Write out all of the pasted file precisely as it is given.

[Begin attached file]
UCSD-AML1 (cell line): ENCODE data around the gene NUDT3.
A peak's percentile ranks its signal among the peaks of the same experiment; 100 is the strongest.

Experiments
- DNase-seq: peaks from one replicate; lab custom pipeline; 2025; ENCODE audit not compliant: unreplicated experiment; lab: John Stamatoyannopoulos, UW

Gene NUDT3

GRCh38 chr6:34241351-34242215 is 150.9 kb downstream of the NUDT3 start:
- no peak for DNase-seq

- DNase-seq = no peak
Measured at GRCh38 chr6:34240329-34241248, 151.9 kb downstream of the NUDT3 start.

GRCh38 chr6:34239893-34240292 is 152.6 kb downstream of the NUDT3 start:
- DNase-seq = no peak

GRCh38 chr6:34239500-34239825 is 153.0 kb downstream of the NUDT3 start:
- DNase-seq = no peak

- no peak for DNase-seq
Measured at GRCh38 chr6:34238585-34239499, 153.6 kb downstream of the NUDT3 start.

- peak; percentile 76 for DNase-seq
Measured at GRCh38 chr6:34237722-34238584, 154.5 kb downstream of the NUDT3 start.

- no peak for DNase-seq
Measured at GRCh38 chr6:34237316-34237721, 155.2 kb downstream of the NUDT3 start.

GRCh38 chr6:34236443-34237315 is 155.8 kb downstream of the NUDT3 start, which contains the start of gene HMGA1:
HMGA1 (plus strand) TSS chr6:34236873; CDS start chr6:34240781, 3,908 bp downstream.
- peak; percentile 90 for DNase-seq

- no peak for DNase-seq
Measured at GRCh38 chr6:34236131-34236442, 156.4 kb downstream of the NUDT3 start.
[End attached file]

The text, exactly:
UCSD-AML1 (cell line): ENCODE data around the gene NUDT3.
A peak's percentile ranks its signal among the peaks of the same experiment; 100 is the strongest.

Experiments
- DNase-seq: peaks from one replicate; lab custom pipeline; 2025; ENCODE audit not compliant: unreplicated experiment; lab: John Stamatoyannopoulos, UW

Gene NUDT3

GRCh38 chr6:34241351-34242215 is 150.9 kb downstream of the NUDT3 start:
- no peak for DNase-seq

- DNase-seq = no peak
Measured at GRCh38 chr6:34240329-34241248, 151.9 kb downstream of the NUDT3 start.

GRCh38 chr6:34239893-34240292 is 152.6 kb downstream of the NUDT3 start:
- DNase-seq = no peak

GRCh38 chr6:34239500-34239825 is 153.0 kb downstream of the NUDT3 start:
- DNase-seq = no peak

- no peak for DNase-seq
Measured at GRCh38 chr6:34238585-34239499, 153.6 kb downstream of the NUDT3 start.

- peak; percentile 76 for DNase-seq
Measured at GRCh38 chr6:34237722-34238584, 154.5 kb downstream of the NUDT3 start.

- no peak for DNase-seq
Measured at GRCh38 chr6:34237316-34237721, 155.2 kb downstream of the NUDT3 start.

GRCh38 chr6:34236443-34237315 is 155.8 kb downstream of the NUDT3 start, which contains the start of gene HMGA1:
HMGA1 (plus strand) TSS chr6:34236873; CDS start chr6:34240781, 3,908 bp downstream.
- peak; percentile 90 for DNase-seq

- no peak for DNase-seq
Measured at GRCh38 chr6:34236131-34236442, 156.4 kb downstream of the NUDT3 start.